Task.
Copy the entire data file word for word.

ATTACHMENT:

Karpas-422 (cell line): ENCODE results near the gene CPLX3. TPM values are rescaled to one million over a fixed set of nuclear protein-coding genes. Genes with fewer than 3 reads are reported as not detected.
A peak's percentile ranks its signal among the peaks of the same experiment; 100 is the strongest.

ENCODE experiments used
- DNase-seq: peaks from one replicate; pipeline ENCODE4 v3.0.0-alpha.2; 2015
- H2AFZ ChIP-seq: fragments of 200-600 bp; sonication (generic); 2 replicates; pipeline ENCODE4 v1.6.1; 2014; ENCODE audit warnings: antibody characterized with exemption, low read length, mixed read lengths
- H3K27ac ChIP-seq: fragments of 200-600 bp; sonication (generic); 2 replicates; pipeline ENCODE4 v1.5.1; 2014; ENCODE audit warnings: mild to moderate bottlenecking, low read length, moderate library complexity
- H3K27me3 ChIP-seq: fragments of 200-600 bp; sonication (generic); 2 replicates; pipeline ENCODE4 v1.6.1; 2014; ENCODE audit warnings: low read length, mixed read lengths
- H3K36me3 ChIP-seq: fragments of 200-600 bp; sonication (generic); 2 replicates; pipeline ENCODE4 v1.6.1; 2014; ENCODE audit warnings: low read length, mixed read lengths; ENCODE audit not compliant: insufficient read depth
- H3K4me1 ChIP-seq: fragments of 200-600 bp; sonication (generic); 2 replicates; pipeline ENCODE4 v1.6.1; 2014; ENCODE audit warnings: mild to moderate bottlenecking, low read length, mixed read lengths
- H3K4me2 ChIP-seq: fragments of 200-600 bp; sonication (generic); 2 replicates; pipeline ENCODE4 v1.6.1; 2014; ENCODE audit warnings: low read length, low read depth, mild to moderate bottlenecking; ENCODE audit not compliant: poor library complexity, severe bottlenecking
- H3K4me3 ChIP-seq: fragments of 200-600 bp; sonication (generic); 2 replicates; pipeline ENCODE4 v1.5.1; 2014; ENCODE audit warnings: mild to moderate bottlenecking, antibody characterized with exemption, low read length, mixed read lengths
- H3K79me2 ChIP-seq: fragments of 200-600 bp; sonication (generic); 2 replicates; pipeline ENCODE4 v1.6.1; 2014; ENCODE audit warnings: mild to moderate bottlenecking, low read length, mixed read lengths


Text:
Karpas-422 (cell line): ENCODE results near the gene CPLX3. TPM values are rescaled to one million over a fixed set of nuclear protein-coding genes. Genes with fewer than 3 reads are reported as not detected.
A peak's percentile ranks its signal among the peaks of the same experiment; 100 is the strongest.

ENCODE experiments used
- DNase-seq: peaks from one replicate; pipeline ENCODE4 v3.0.0-alpha.2; 2015
- H2AFZ ChIP-seq: fragments of 200-600 bp; sonication (generic); 2 replicates; pipeline ENCODE4 v1.6.1; 2014; ENCODE audit warnings: antibody characterized with exemption, low read length, mixed read lengths
- H3K27ac ChIP-seq: fragments of 200-600 bp; sonication (generic); 2 replicates; pipeline ENCODE4 v1.5.1; 2014; ENCODE audit warnings: mild to moderate bottlenecking, low read length, moderate library complexity
- H3K27me3 ChIP-seq: fragments of 200-600 bp; sonication (generic); 2 replicates; pipeline ENCODE4 v1.6.1; 2014; ENCODE audit warnings: low read length, mixed read lengths
- H3K36me3 ChIP-seq: fragments of 200-600 bp; sonication (generic); 2 replicates; pipeline ENCODE4 v1.6.1; 2014; ENCODE audit warnings: low read length, mixed read lengths; ENCODE audit not compliant: insufficient read depth
- H3K4me1 ChIP-seq: fragments of 200-600 bp; sonication (generic); 2 replicates; pipeline ENCODE4 v1.6.1; 2014; ENCODE audit warnings: mild to moderate bottlenecking, low read length, mixed read lengths
- H3K4me2 ChIP-seq: fragments of 200-600 bp; sonication (generic); 2 replicates; pipeline ENCODE4 v1.6.1; 2014; ENCODE audit warnings: low read length, low read depth, mild to moderate bottlenecking; ENCODE audit not compliant: poor library complexity, severe bottlenecking
- H3K4me3 ChIP-seq: fragments of 200-600 bp; sonication (generic); 2 replicates; pipeline ENCODE4 v1.5.1; 2014; ENCODE audit warnings: mild to moderate bottlenecking, antibody characterized with exemption, low read length, mixed read lengths
- H3K79me2 ChIP-seq: fragments of 200-600 bp; sonication (generic); 2 replicates; pipeline ENCODE4 v1.6.1; 2014; ENCODE audit warnings: mild to moderate bottlenecking, low read length, mixed read lengths